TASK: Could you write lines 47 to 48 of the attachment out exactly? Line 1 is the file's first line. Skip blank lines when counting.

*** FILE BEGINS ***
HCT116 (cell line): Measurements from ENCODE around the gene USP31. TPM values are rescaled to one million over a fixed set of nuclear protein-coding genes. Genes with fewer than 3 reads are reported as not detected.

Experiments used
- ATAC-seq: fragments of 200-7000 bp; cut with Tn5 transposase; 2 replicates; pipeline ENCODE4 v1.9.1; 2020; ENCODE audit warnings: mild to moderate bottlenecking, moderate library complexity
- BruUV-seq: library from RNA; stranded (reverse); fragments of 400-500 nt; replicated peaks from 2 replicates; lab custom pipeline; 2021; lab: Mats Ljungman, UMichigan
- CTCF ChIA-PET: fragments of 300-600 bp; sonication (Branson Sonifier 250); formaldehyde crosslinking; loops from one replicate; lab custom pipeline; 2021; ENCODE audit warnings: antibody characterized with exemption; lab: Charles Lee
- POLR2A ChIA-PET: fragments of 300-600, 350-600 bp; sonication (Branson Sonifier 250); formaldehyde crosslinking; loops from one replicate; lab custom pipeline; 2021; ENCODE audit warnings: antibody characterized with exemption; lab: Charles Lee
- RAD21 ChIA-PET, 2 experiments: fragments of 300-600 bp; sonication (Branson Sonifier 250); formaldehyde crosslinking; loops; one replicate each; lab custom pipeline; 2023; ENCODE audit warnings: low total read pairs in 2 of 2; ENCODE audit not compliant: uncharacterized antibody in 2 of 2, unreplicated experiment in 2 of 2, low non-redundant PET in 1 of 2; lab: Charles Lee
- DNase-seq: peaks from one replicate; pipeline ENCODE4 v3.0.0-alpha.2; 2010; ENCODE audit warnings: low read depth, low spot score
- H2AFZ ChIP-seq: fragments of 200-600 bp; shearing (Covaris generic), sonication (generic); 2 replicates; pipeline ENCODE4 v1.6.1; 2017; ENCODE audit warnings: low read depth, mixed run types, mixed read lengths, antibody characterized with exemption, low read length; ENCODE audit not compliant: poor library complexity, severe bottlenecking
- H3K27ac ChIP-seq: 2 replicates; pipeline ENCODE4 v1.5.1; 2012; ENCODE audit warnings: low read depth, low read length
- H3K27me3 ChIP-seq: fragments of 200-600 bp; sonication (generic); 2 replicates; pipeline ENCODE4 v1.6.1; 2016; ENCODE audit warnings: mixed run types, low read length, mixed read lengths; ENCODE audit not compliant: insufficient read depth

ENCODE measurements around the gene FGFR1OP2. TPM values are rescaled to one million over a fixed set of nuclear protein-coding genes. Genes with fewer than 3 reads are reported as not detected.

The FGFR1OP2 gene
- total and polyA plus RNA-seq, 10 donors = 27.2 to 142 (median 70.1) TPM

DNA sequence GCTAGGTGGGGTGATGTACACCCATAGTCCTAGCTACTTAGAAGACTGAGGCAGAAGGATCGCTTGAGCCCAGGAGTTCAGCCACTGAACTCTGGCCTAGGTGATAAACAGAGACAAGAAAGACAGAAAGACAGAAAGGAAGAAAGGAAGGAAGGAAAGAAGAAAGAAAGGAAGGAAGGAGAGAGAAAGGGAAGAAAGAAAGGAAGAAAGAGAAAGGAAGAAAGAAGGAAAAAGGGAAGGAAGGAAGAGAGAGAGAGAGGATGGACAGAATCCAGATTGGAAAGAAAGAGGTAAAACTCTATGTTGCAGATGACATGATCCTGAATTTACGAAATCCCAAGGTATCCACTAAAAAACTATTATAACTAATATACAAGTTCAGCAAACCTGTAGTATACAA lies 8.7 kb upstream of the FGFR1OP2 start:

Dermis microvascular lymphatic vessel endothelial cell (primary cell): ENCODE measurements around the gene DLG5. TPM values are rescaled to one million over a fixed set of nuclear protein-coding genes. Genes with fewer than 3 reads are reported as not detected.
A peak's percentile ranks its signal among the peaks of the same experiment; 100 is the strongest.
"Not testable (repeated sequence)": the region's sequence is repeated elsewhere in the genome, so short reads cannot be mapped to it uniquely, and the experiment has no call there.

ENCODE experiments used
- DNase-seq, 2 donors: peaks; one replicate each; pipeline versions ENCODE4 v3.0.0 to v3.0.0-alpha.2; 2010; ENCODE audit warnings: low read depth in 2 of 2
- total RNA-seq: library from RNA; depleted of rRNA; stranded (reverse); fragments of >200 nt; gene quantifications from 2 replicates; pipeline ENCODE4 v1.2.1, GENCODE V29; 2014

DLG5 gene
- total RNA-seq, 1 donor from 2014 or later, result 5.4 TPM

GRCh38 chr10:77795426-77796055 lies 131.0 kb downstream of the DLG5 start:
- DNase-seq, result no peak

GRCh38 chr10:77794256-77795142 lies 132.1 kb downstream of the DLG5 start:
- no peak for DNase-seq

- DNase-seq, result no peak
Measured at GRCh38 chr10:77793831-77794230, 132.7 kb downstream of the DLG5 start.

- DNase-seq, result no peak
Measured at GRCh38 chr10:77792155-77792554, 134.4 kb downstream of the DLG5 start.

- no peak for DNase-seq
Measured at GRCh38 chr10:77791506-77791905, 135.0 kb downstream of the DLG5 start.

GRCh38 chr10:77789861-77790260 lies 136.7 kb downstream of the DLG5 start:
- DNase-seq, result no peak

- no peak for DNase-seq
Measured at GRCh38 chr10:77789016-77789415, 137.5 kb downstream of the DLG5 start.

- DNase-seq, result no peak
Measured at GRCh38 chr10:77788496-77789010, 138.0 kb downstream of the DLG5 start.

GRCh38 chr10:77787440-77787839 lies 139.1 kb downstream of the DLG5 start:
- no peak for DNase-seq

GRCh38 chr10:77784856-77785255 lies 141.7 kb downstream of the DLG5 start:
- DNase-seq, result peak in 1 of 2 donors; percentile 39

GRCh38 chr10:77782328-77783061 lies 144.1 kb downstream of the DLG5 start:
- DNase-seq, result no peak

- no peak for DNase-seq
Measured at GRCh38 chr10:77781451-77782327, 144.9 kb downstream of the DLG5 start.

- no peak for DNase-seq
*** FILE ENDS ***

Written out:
Measured at GRCh38 chr10:77781451-77782327, 144.9 kb downstream of the DLG5 start.

- no peak for DNase-seq